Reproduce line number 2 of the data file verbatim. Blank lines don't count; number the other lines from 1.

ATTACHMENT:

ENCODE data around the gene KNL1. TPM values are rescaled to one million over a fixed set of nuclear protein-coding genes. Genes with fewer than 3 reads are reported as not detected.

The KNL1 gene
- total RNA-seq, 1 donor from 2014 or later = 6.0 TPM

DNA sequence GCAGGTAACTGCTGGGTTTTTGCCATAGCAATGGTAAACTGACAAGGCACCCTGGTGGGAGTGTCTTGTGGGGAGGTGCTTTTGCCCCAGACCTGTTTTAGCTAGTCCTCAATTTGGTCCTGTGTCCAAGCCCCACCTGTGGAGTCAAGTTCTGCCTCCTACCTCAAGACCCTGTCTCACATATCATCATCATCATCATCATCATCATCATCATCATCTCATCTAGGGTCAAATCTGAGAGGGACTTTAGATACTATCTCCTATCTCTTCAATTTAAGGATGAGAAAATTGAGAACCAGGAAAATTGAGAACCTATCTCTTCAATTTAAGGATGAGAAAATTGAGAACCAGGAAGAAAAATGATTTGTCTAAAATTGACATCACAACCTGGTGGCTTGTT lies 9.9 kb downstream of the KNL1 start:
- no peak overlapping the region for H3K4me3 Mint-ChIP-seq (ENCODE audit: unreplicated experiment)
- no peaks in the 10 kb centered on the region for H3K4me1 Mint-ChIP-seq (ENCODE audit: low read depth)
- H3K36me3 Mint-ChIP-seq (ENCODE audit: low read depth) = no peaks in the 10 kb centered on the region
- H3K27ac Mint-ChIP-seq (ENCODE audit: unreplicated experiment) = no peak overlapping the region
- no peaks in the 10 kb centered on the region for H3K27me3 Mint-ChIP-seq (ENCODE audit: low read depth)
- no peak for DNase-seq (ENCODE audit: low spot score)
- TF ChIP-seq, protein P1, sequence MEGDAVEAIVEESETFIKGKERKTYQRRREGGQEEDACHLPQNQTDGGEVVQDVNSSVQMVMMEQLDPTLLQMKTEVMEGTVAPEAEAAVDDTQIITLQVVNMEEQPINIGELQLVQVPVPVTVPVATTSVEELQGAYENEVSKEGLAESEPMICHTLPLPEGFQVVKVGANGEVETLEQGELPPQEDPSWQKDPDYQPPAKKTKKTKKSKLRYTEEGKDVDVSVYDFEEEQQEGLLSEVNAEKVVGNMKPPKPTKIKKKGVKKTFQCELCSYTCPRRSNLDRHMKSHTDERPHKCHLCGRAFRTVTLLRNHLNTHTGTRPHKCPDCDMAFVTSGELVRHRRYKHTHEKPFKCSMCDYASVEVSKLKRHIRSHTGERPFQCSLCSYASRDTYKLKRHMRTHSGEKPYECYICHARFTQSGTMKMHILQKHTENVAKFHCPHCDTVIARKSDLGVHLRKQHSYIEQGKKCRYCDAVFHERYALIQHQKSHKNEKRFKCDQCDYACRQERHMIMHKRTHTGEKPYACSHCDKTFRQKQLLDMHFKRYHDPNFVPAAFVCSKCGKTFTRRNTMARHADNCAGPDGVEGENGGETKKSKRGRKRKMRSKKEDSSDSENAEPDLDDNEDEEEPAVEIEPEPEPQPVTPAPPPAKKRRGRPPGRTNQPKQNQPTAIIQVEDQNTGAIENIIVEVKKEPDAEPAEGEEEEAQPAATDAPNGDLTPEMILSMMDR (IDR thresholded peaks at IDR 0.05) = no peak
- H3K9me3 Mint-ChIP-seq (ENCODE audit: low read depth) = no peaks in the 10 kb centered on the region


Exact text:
The KNL1 gene